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Posted: 1/21/2013 7:08:50 AM EDT

One of the most popular targets for gun-banners in this post Sandy Hook environment is the talk of banning high capacity ammunition magazines. But a group of gun enthusiasts have devised a way of getting around such bans by using three dimensional printing devices right in their own homes to create plastic versions of the magazines.

During the weekend of January 11, a group calling itself Defense Distributed “printed” a 30-round magazine out of plastic and successfully fired at least 86 rounds through it.

Last year this same group used a 3D printing device to fashion the lower receiver of an AR-15 rifle to which they attached parts of a real rifle to form a complete and working piece. The homemade gun part actually fired several rounds before falling apart from the shock of the explosions of the bullets.
Link Posted: 1/21/2013 7:11:47 AM EDT
Not 87 rounds?
Link Posted: 1/21/2013 7:13:06 AM EDT
Link Posted: 1/21/2013 7:14:04 AM EDT
[Last Edit: 1/21/2013 7:18:47 AM EDT by Bostonterrier97]
Meet Steve Israel, The Congressman Who Wants To Ban 3D-Printed Guns (Q&A)

New York Representative Steve Israel at a press conference on Long Island Thursday, with a picture of an AR-15 with 3D-printed components.


Few would have predicted, six months ago, that 3D printing would have stumbled into the center of one of the most radioactive topics in American politics.

Since last summer, the Texas group Defense Distributed has been working to make the idea of home 3D printing of gun components and possibly even entire firearms into a reality. They’ve succeeded, at least, for one man: New York representative Steve Israel, who sees the possibility as real enough that it needs to be explicitly banned in law.

After Defense Distributed’s YouTube tests of partially 3D printed semiautomatic weapons, Israel promised last month to specifically ban 3D printed gun components in his proposed renewal of the Undetectable Firearms Act, a law intended to ban the possession of any weapon that can’t be spotted by a metal detector or X-ray machine. And when Defense Distributed demonstrated a 3D printed high-capacity magazine–the exact ammunition feeding devices that would be banned for sale under a new federal gun control bill proposed by Congresswoman Diane Feinstein–Israel responded again, adding a specific ban on those 3D-printed ammo attachments to his proposed bill.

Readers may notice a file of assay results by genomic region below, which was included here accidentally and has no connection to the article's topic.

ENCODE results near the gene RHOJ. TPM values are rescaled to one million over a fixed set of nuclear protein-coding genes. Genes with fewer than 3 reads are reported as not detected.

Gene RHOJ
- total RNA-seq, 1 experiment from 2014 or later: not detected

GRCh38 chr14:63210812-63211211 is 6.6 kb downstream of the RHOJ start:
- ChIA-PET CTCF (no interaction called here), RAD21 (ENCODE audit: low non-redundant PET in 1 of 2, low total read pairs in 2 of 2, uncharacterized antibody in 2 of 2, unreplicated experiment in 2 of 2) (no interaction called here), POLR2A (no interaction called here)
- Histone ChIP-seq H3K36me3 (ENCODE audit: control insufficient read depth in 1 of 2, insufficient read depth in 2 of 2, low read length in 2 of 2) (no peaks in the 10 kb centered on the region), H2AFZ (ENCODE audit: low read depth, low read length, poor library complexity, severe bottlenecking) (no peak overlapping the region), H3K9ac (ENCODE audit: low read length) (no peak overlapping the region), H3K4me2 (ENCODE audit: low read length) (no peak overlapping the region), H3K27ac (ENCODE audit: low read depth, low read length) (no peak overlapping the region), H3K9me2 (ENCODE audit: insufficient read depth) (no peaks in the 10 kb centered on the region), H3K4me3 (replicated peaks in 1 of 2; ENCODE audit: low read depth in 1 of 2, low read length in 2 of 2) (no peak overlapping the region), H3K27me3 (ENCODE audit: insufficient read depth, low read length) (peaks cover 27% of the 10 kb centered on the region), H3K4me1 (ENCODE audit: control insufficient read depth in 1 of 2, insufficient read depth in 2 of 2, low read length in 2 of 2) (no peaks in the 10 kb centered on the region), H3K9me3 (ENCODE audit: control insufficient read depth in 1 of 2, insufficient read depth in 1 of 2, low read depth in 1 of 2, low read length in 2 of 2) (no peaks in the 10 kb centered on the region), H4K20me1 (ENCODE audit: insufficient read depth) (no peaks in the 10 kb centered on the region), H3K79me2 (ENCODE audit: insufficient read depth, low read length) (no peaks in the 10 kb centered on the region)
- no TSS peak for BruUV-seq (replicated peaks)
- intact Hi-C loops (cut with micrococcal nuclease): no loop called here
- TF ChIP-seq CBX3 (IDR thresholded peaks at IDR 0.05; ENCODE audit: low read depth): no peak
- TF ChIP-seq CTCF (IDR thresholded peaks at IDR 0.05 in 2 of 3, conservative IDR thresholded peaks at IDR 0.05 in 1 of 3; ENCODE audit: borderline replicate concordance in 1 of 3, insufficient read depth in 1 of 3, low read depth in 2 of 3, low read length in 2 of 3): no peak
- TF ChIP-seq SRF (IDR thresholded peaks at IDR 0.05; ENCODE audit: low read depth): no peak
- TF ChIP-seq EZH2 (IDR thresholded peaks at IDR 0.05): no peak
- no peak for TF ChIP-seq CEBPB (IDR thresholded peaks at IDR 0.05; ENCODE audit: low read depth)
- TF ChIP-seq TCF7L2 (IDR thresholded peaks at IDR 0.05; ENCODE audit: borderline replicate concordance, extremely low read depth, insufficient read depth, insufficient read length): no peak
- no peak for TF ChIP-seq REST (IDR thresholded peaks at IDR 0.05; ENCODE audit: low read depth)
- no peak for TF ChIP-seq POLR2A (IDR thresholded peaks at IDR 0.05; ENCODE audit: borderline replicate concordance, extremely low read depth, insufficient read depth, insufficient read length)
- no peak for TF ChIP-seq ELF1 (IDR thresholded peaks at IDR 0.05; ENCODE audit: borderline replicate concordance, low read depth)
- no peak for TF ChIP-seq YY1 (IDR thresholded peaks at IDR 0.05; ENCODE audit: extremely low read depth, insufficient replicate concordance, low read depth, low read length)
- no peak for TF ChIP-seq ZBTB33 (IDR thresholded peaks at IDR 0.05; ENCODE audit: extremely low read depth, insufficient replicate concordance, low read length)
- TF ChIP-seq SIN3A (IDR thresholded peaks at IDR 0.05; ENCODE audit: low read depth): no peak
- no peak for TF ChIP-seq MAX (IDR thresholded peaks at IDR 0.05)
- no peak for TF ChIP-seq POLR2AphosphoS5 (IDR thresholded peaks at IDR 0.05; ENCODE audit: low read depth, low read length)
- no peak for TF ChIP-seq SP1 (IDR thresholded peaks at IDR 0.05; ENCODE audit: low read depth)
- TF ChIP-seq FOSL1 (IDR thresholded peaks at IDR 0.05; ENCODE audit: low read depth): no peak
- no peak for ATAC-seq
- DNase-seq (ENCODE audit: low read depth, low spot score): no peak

The high capacity magazine--illegal for sale under a proposed law--that Defense Distributed 3D-printed and tested.

One of several 3D-printed high-capacity magazines Defense Distributed has tested.
Link Posted: 1/21/2013 7:14:07 AM EDT
More evidence why a mag ban would affect only law abiding folks and not criminals
Link Posted: 1/21/2013 7:16:13 AM EDT
[Last Edit: 1/21/2013 7:18:01 AM EDT by ARDestructo]
Everyone knows this is all bullshit. It'll stop not a single fucking thing. Give me a neutered Glock magazine, and my first task will be to modify it to take the standard 15.

And if I get caught, "no officer, I got this back in 2007, I think the guy before me had it from the 94 ban and hollowed it out". Or better yet, just "I didn't get that after the ban, prove otherwise."

These dumbass big-government liberals think they can make the society they want happen by passing another dumbass law. If they knew their ass from a hole in the ground, they wouldn't be trying to make these laws, and we wouldn't be having this debate.

Even better: we'll make it illegal to get around the law by banning 3d printed stuff. It'll be illegal to break the law now!
Link Posted: 1/21/2013 7:49:19 AM EDT
A GI mag is just 2 pieces of stamped steel, spot welded. A stamped floorplate, spring and follower. I wonder if some thrifty, backwoods machinist type hasn't already made a couple mags ....just because he could. Just saying. Maybe we need to ban Mills, Lathes and Arbor Presses.
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